Are we in it for a quick buck or because we like gaming

  • I got two words: Flappy Bird.

    That should be enough. Let me elaborate though.

    For such a simple and dare I say fugly game it has raked in tons of cash-money. There are other similar games that have also got massive amounts of downloads from Google Play...

    Being that we operate in a market driven economy (mostly) it logically follows that the market decides what kind of games succeed - monetarily = get loads of that good cash-money.

    That being said - a game being good is completely subjective. Simple games can be good, complex games can be bad. It doesn't matter much. What matters is...

    good games don't always make tons of cash-money

    bad games don't always make tons of cash-money

    sometimes good games make tons of money

    sometimes bad games make tons of money

    For what I'm looking for is getting to make awesome games but I realize that I may have to make a few mediocre ones first to get the process down pat. And also I'm looking for a source of income to get me there. Money is what gives artists like everyone here the freedom to create what they want. (imagine how much more one can accomplish if one doesn't have to slave away ones precious hours to an employer [making that employer tons of money])

    And it brings me great joy to create something.

  • good games don't always make tons of cash-money

    bad games don't always make tons of cash-money

    sometimes good games make tons of money

    sometimes bad games make tons of money

    Bad games are easier to make than good games.

    Therefore, the logical conclusion is that you should make bad games.

    But we all know it's not so simple, right? Well apparently not, since like OP said, most beginners ask how to integrate IAP before they ask how to make a player jump.

    I don't know what to say. I agree with OP.

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  • I'm on the same boat as most of the other responses here.

    I work full time doing database consulting but would love nothing more than to make my dream games all day. But with life costing so much money it is hard to just jump and do that, and it is even harder to try and balance my full time job with trying to make a full fledged game on the side...and keep the girlfriend happy all at once.

    That's why I like the idea of smaller games monetized to try and bring in a steady (but small) amount of income to warrant the extra time put in to make more games.

    Also my biggest thing is the fear of failure. It's easy to pump out small games and if they don't do well it's just..meh on to the next. But when you commit to a large game and then no one buys or downloads it...it's pretty painful.

    In the end of the day I think most of like games enough that I wouldn't say we are all just in it for the money. There have been hard days where I wanted to give up but then I realize it really IS my passion and it's almost impossible to give up on that.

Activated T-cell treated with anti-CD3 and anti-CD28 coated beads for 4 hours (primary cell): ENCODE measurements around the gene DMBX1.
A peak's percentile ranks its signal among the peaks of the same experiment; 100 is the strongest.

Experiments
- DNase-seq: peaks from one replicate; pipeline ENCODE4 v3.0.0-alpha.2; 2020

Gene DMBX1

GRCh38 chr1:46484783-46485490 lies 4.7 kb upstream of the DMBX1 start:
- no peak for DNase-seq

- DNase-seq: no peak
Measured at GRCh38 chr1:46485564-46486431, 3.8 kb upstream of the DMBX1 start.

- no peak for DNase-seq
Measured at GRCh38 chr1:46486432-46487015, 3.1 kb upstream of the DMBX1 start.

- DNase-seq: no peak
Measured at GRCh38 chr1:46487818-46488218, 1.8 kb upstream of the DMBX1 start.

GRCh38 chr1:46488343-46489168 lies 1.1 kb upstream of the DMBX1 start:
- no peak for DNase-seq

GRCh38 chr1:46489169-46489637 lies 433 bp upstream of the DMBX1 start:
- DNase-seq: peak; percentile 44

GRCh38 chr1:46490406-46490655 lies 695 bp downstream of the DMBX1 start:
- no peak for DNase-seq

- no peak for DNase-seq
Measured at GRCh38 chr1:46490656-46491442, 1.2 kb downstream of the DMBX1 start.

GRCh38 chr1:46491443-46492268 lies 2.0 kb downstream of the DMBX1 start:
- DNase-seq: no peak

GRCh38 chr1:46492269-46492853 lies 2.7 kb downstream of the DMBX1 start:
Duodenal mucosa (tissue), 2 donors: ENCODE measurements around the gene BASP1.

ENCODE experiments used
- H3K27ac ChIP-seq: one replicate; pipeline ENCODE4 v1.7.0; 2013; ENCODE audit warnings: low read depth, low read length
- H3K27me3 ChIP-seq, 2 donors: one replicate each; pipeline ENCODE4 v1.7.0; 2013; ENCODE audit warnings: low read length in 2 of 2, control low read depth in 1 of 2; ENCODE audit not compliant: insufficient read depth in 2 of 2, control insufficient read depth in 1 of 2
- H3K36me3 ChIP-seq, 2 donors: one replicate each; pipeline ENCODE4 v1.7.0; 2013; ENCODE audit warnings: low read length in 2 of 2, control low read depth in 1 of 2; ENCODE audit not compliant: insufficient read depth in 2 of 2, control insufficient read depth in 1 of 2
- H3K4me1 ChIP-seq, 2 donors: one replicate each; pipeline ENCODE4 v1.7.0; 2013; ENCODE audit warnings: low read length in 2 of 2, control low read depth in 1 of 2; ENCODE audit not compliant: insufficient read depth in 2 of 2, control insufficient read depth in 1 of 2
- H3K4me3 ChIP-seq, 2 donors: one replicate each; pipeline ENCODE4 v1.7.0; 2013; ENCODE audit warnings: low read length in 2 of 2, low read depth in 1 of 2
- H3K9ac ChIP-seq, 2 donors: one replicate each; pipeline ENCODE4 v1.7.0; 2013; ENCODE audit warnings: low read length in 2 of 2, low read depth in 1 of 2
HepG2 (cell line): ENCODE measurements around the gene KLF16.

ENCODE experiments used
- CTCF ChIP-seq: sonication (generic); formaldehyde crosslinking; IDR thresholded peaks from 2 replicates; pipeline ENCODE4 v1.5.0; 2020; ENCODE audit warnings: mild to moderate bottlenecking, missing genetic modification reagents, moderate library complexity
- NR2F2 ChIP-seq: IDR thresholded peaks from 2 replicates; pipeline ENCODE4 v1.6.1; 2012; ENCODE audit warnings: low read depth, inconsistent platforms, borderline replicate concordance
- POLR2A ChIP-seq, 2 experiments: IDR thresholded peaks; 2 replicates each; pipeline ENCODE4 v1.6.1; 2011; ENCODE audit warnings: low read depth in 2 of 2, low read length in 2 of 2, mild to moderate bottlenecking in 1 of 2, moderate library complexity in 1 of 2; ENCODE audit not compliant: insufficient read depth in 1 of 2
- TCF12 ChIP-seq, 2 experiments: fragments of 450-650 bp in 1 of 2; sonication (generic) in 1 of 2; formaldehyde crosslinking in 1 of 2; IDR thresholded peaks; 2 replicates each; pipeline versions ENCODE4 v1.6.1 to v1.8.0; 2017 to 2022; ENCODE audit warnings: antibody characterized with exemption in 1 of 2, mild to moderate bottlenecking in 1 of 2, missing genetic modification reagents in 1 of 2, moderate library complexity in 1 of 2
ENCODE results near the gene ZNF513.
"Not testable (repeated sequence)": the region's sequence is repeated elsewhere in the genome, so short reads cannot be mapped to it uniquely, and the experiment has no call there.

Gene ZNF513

• full time doing database consulting

    would love nothing more than to make my dream games all day

    keep the girlfriend happy

    Are you me?

    I'm a BI Analyst and DBA. We should talk some day

  • > full time doing database consulting

    > would love nothing more than to make my dream games all day

    > keep the girlfriend happy

    >

    Are you me?

    I'm a BI Analyst and DBA. We should talk some day

    Haha that's funny! I will have to take you up on that!

    Then you should know my struggles of balancing all of it. Especially after a long day of clients calling with database issues and having to fix a bunch of things, then trying to get home and fix some BS iOS issue with resolutions between retina display and regular display iOS devices..lol.

  • I think the dream is to be able to make money doing what you love in a career that is entirely your own, not having to answer to a boss or something. People naturally are curious about monetizing and ads and making a quick buck because they want to dip their toes in the water. Most know that they will spend more on C2 than they will make on their first game. As for me, I'm dreaming big, but I wouldn't ever dream of monetizing or selling a game until I'm satisfied with it. I think it's too shameful to release a half-assed app with ads enabled or anything like that. You won't see me release unless I can personally assure you of its quality, and I may be a year or more away from such a release, but it'll be worth it when I get there.

    Excellent post, spot on summation for most indie devs I would imagine.

    It is a dream we are chasing, being able to feed ourselves, take care of loved ones, paying the bills and rent by doing something we love: making and playing games.

  • For me, it's all about the art and design, with a view to either getting noticed or earning enough to quit my day-job and make games indie fulltime. I have fond memories of the hundreds of hours I poured into Final Fantasy and Legend of Zelda games on the Gameboy and Snes, and being able to give somebody else that same enjoyment through something I've created is my motivation to keep going.

    While it breaks my heart to see C2 being used to make "me too" clones of viral successes, it also makes sense that some people are just in it to make a $/£/€ and couldn't care less about making something with a little bit of soul in it, and others are trying to get money so that they can make their dream project. If I didn't have my current job to support myself with financially, I too would probably be making smaller games in an effort to get money quickly. Luckily I have that support, and was able to work on Dungeon Buster without needing to sacrifice time to other smaller piggybank projects.

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